Posts Tagged ‘midge pupa


Fly Tying & Fishing: Patterns in the Algae

I came upon a source (stillwater blog re chironomid presentation) this week and then lost it to credit here…the site mentioned fishing patterns (they were talking about chironomid pupa patterns) in the often frequent algae bloom on/in lakes. The writer mentioned something interesting: the algae will taint/tint/paint your chironomid patterns that have antron or similar wings, gills, filaments. The writer suggested that a white bead would be a better substitute for the oft used white synthetic elements that extend above the bead, over the eye or horizontally beneath a wingcase, out to the sides. Something to consider. The algae bloom often only extends 5-10′ beneath the surface. A pattern can be presented below the bloom. But, drawing the the pattern through the bloom will coat the pattern with a green film. So, a simpler pupa pattern that can be swished clean is a suggestion. For all the others?….might as well stay with olive as the color theme? Anyway, I thought it an interesting suggestion for later in the Summer on stillwaters with a bloom.

Frequent use of antron extending out over eye of hook

White Bead for Thorax region (SwittersB)




Fly Tying: Chironomid (Larva & Pupa)

Close Up of Thorax (SB)

I have noted of late, that many chironomid larva/pupa patterns, like mine above, are a bit chunky. At the Sportsman’s Show this past weekend (Feb. 2010, Portland) there was a notorious stillwater fly fisher in attendance whose chironomid patterns (larva) were considerably more slender than anything I normally tie. Made me reconsider how my pupa patterns have produced…very well. But, would I do better with a simpler thread body and ultra fine silver ribbed body with a much smaller thorax? I also noted that Mr. Stillwater’s Midge Larva patterns were much bigger (hook, size 10) than most midge patterns I tie. Also, I wonder if the progression of a midge from a larva to a pupa creates a more robust body.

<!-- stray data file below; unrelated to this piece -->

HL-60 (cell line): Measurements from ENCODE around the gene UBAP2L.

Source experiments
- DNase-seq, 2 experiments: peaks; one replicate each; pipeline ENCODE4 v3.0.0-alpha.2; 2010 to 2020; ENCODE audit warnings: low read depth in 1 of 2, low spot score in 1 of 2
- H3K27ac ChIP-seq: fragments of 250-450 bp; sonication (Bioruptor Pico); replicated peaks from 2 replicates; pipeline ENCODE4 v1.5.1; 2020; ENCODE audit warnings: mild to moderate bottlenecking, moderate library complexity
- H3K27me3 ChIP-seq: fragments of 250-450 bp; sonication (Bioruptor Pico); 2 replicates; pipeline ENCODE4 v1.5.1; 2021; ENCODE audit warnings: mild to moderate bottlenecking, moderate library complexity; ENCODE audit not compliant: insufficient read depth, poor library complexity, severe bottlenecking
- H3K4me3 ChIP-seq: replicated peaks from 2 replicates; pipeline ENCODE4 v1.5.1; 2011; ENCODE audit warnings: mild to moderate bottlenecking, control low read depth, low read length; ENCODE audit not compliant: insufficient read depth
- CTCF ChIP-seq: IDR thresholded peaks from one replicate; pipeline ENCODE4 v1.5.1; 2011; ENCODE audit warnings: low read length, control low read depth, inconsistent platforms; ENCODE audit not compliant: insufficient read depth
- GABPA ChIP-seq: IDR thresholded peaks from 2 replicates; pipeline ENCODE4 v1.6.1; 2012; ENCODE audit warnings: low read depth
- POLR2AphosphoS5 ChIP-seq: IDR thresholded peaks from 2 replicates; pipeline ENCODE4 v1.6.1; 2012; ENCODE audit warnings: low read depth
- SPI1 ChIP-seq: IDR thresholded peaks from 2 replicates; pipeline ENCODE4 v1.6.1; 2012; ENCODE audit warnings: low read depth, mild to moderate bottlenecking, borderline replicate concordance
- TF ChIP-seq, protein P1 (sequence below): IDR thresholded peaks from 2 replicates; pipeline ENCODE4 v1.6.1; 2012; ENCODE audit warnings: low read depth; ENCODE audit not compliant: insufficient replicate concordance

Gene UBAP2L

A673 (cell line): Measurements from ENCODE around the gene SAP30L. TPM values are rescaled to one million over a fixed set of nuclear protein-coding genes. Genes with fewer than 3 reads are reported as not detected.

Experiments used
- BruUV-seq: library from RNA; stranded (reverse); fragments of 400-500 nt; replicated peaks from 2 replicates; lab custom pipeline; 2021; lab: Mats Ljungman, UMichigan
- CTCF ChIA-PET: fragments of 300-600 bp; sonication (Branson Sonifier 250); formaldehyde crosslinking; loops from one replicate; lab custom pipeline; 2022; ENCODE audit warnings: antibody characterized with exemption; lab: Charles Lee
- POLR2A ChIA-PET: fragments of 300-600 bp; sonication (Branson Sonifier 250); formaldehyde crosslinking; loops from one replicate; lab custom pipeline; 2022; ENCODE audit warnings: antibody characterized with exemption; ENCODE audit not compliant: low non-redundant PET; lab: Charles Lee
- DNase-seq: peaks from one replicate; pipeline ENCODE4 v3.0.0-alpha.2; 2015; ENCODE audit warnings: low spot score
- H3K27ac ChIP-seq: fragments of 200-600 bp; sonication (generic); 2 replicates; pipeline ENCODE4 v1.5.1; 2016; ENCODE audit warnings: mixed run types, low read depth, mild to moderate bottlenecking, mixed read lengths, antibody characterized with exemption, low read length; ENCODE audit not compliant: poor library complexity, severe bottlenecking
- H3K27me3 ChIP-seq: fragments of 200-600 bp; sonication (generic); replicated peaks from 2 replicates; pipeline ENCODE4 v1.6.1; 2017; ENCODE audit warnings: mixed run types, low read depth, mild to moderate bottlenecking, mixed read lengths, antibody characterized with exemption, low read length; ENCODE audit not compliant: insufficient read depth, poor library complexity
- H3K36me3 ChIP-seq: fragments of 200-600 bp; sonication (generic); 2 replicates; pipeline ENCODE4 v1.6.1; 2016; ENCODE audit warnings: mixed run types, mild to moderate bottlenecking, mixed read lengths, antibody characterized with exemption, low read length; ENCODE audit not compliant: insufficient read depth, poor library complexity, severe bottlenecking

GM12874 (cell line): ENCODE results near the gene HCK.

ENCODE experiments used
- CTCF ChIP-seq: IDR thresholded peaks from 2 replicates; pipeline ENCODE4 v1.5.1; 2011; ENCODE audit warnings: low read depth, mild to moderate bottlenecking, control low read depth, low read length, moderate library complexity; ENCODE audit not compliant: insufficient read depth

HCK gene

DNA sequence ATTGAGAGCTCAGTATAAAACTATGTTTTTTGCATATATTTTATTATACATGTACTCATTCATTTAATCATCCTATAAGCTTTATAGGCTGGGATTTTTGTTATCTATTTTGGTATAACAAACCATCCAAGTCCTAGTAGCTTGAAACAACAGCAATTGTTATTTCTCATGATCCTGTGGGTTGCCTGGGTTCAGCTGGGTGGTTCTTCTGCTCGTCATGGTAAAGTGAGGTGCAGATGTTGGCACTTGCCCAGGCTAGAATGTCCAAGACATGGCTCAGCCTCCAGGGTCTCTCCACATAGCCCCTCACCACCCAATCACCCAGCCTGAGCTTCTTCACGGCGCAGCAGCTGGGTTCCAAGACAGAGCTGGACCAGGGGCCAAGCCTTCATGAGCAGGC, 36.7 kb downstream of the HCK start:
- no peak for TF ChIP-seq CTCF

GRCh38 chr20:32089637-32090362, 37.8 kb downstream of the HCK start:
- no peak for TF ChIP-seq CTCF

Midge Larva

Larva v. Pupa

Midge Pupa

Midges (Dinky Droppers)

Nothing much to these lil’ flies. They simply reinforce my love of peacock as one of the 5 best materials (don’t ask) and the fuzziness of wrapped turkey feather fibers turned out to be much fuzzier than when I recently used it for a BWO pattern. This fuzziness is akin to wrapped pheasant tail barbs. Fragile though, hence the ribbing. But, the turkey did give a nice fuzzy look. Also, look at that bottom pattern. I used the most miniscule piece of Rootbeer Krystal Flash, but look at the twist to it and the colors. I tied all these smaller on the size 16 hook. I also didn’t resort to the curved shank pupa hook. Mostly just dinking around to see how materials look through the lens and to play with presentation. Winter/early spring are great times to fish small midges given the limited hatches.





Midge Male and Chironomids (Pupa’s, Emerger’s, Dry’s)


My ties below. With beads and without. Use V-Rib for some bodies and permanent marker for top portion of abdomen. Legs were either Starling hackle tips or reverse portion of hackle pulled from stem. A few bodies were simply black thread bodies and black, small or fine wire ribbing. Dry’s: Griffiths Gnat in two sizes; also, size 18 simple wets of black or gray thread body with a simple wound Starling wing. The Emerger is black biot body overlayed with black or red Krystal Flash strand. A chunk of white foam is tied in horizontally just back from the eye. A small Peacock thorax and simple dun wrap of hackle finishes it off. Frankly, the biot wrap in small flies has been problematic for me and I don’t believe worth the effort to affix the biot on such a small fly (14). I have successfully tied a few small strands of marabou or small black ostrich in and then ribbed it. Much easier.   

Pretty detailed stuff re Chironomidae (Midges). Greek ur Latin to me. Also, a more general entomology link with some good pics. 

 The Emerger to the right is an example of the abdomen built from a strand or two of black marabou and ribbed with red tinsel. Narrow ostrich feathers could also be used. The peacock is used to build the thorax and to cover the thread wraps securing the foam wing “bow tie”.   








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